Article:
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Whilst most people can relax, unwind and enjoy the festive cheer during the holiday period, Christmas can be a challenging time for carers.
From the responsibilities and worries that come with taking care of a loved one to additional pressures to join in with typical Christmas activities, many carers are at greater risk of experiencing anxiety and stress.
With this in mind, we’ve explained what Christmas anxiety is, why it can be a difficult time for carers and ways carers can manage Christmas anxiety - including services and support.
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Our research has found a surge in carers turning to Google to cope with ‘Christmas anxiety’ as we approach the festive period:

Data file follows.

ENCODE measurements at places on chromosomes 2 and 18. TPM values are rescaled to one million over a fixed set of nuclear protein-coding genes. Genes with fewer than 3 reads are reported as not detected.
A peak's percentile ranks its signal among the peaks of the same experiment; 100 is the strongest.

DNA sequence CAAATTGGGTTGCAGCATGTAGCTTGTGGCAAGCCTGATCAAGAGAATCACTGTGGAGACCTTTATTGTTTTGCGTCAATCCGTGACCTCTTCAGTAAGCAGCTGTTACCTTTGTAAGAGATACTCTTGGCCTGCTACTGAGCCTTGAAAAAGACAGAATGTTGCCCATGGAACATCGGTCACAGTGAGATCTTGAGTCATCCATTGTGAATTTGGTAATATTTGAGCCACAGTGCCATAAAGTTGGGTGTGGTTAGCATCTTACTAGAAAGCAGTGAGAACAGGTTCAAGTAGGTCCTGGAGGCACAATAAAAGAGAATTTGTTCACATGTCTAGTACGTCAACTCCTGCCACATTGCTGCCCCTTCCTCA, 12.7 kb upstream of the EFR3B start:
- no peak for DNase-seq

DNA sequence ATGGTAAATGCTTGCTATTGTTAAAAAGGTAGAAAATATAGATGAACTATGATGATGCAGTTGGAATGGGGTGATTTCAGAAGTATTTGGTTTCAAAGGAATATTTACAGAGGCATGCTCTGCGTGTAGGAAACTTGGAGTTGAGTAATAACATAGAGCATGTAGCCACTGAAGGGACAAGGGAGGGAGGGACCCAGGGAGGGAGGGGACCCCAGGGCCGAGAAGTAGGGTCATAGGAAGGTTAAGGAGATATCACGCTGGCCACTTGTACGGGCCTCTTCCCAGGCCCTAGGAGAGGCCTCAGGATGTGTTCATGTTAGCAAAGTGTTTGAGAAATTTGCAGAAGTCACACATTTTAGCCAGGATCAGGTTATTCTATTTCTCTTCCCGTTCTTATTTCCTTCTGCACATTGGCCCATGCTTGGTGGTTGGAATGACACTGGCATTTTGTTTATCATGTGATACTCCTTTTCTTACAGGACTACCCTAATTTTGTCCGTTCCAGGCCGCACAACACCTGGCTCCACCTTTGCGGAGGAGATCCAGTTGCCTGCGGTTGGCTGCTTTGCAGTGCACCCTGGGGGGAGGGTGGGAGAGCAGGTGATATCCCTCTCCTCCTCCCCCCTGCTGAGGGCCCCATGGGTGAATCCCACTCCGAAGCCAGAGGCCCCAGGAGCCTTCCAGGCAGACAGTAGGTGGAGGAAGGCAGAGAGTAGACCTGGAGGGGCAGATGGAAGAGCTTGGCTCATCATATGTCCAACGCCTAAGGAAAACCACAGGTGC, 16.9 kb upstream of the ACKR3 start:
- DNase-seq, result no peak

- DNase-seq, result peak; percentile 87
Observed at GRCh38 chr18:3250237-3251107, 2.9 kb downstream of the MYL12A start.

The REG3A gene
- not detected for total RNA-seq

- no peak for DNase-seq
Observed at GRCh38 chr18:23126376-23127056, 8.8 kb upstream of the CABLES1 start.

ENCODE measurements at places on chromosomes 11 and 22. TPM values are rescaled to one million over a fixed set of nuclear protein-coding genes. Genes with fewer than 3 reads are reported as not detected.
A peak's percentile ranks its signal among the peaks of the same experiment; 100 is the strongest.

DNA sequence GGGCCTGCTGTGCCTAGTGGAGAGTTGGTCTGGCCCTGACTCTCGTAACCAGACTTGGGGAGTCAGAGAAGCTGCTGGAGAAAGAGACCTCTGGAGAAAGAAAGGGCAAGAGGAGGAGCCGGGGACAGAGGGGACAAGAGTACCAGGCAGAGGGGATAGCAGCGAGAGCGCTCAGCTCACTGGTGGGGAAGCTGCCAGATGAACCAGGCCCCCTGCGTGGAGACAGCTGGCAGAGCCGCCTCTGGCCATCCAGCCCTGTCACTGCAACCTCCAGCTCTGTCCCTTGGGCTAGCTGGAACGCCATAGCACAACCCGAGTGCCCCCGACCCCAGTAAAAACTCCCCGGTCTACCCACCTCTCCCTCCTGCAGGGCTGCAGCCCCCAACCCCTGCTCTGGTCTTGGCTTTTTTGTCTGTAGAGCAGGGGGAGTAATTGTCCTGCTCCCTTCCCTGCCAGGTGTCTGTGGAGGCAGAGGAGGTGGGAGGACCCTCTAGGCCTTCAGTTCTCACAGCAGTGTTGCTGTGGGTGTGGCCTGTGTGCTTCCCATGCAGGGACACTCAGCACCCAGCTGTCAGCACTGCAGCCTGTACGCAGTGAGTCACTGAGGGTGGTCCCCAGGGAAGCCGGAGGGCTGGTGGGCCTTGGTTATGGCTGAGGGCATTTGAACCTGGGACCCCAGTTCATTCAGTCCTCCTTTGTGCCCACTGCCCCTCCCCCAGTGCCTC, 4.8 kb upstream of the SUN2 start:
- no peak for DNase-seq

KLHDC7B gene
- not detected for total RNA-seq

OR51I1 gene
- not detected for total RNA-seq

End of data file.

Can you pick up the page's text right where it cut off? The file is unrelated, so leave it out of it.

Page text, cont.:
|Christmas anxiety search term||How much more are people searching for it?|
|’Christmas anxiety’||+ 3,100%|
|’Christmas stress’||+ 743%|
|’Christmas depression’||+ 743%|
|’Carer stress’||+ 27%|
|’Carer depression’||+ 56%|
Source: Google Keyword Planner search data from October to December 2022
Christmas anxiety involves feelings of worry or panic in the run-up to Christmas. This can involve feeling pressured to attend social events and keep up with traditions that naturally come with the festive period. It’s perfectly normal to experience Christmas anxiety - especially if you have caregiving responsibilities.
It’s no surprise we’ve seen a surge in carers seeking support during the festive period. Whilst being a carer for a family member is very rewarding, it can also be challenging at times, with the pressures of caregiving responsibilities becoming greater over Christmas.